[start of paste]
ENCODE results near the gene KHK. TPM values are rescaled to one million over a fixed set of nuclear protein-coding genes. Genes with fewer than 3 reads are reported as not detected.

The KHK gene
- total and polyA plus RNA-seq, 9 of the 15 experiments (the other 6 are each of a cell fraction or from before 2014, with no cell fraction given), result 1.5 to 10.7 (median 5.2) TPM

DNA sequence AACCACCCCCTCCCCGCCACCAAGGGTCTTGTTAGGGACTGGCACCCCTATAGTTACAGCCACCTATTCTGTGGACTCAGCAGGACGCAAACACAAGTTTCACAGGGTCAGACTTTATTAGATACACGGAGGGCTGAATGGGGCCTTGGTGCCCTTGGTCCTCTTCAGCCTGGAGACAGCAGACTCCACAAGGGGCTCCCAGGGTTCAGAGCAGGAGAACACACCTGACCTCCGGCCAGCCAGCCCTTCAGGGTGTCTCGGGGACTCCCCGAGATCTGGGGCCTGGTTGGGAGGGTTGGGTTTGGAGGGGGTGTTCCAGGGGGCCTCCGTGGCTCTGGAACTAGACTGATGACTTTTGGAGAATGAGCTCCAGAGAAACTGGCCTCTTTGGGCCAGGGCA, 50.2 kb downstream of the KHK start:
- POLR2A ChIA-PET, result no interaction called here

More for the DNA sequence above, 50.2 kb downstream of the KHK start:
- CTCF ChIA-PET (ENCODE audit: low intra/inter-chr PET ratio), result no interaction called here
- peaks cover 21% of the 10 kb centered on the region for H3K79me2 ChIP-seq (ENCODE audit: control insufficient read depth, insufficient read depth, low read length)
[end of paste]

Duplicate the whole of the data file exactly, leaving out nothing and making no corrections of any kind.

ENCODE results near the gene KHK. TPM values are rescaled to one million over a fixed set of nuclear protein-coding genes. Genes with fewer than 3 reads are reported as not detected.

The KHK gene
- total and polyA plus RNA-seq, 9 of the 15 experiments (the other 6 are each of a cell fraction or from before 2014, with no cell fraction given), result 1.5 to 10.7 (median 5.2) TPM

DNA sequence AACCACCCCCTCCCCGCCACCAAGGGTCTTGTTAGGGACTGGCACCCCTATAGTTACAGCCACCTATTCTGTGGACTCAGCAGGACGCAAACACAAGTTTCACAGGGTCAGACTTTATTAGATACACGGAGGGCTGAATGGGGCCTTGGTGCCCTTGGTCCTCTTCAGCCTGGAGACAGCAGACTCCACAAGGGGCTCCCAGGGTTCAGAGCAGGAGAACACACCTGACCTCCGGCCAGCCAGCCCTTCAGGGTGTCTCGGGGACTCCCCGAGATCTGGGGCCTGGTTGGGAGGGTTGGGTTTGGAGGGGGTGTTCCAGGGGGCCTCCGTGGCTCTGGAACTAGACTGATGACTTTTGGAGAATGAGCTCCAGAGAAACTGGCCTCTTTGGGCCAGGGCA, 50.2 kb downstream of the KHK start:
- POLR2A ChIA-PET, result no interaction called here

More for the DNA sequence above, 50.2 kb downstream of the KHK start:
- CTCF ChIA-PET (ENCODE audit: low intra/inter-chr PET ratio), result no interaction called here
- peaks cover 21% of the 10 kb centered on the region for H3K79me2 ChIP-seq (ENCODE audit: control insufficient read depth, insufficient read depth, low read length)